Professor Louis Newman helps to launch us into the spirit of the month of Elul and the High Holy Days that follow.

This time of year our attention often turns to the subject of teshuvah, the dominant theme of the High Holiday season. The idea of teshuvah is closely related to its Hebrew root, which means “turn,” or “return,” but also “respond.” Usually translated as “repentance,” it is a complex concept that touches on many moral and spiritual issues—self-reflection, apology, reconciliation, personal growth and connection to God (however we may understand that), among others. For many Jews, teshuvah is associated with a heightened sense of guilt or even shame, and so we approach this season of the year with some trepidation, as if we are being asked to participate in a collective exercise of self-flagellation. But our tradition offers us a great deal of wisdom about the meaning and process of teshuvah that can serve us well, if we’re willing to take it in. Indeed, I suggest that we are all in need of teshuvah, and that the work we are called upon to do at this time of year (indeed, throughout the year) can enrich and even transform our lives in unexpected ways.

To appreciate the full significance of teshuvah, we need to begin by understanding that it operates simultaneously on multiple levels. It is about “turning inward,” engaging in genuine self-examination about who we are and what we have done. But it is also about “turning toward” those whom we have hurt, whether intentionally or inadvertently, in an effort to repair broken or damaged relationships. Finally, it is about “returning to the Source of our lives,” recognizing that however we understand the ultimate source of life and goodness in the world, we can only live meaningfully if we are connected with that Source. In short, teshuvah ideally connects us with ourselves, with others, and with a transcendent source of truth and goodness, or what Rabbi Mordecai Kaplan would have called, “the power that makes for salvation.” To engage in teshuvah is to become whole, to become the best selves we can be, and to live in harmony with others and with the universe. Given that teshuvah is such a multi-dimensional concept, it’s no wonder that it has been a source of such rich and varied reflections by Jewish thinkers across the centuries.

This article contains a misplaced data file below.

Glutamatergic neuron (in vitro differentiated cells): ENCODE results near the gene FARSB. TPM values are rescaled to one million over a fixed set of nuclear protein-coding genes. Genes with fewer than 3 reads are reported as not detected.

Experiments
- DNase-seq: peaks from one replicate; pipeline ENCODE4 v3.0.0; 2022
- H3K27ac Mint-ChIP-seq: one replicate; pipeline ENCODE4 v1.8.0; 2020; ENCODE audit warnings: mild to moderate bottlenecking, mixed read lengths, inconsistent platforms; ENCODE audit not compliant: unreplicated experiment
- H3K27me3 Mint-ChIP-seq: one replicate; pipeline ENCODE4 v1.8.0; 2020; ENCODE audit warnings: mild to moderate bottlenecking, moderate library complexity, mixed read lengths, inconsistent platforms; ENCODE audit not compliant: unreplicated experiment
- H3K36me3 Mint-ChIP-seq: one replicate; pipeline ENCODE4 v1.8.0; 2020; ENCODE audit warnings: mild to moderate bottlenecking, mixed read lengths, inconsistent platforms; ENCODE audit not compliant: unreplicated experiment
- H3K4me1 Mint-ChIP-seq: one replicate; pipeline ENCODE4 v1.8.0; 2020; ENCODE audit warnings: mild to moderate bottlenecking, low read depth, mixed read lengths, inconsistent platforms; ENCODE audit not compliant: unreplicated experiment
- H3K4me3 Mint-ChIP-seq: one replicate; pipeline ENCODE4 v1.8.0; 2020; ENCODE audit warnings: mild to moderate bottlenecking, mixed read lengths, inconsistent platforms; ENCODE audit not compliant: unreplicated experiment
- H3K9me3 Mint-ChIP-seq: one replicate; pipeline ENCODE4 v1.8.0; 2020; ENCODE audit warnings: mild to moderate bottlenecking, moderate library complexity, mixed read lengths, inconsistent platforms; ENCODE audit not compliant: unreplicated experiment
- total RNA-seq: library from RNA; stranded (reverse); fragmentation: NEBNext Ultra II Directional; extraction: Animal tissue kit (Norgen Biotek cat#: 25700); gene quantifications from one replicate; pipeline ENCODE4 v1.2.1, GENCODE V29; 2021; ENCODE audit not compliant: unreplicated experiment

Many of those thinkers have emphasized the many steps in the process. While these have been defined in a multitude of ways by different rabbis, there is widespread agreement that teshuvah requires:

  • Acknowledgement of one’s misdeeds;
  • Apology to those we have harmed;
  • Genuine remorse;
  • Restitution for the harm we caused (to the extent that this is possible);
  • Introspection about the roots of our own misdeeds;
  • The determination not to repeat one’s transgressions;
  • A change of behavior, demonstrated by making the choice not to make the same mistake again when presented with the opportunity.

By any measure, this is a daunting list! It assumes that we are willing to hold ourselves accountable and to engage in the work of genuine heshbon ha-nefesh (“soul-reckoning”) that many, perhaps most, of us resist. Perhaps we already suffer from low self-esteem and so magnify our own failings disproportionately. Perhaps we have been hurt by the misdeeds of others in ways that make our own failings seem trivial in comparison. Besides, we did all this soul-searching last Yom Kippur and here we are again, feeling just as much in need of repair as ever.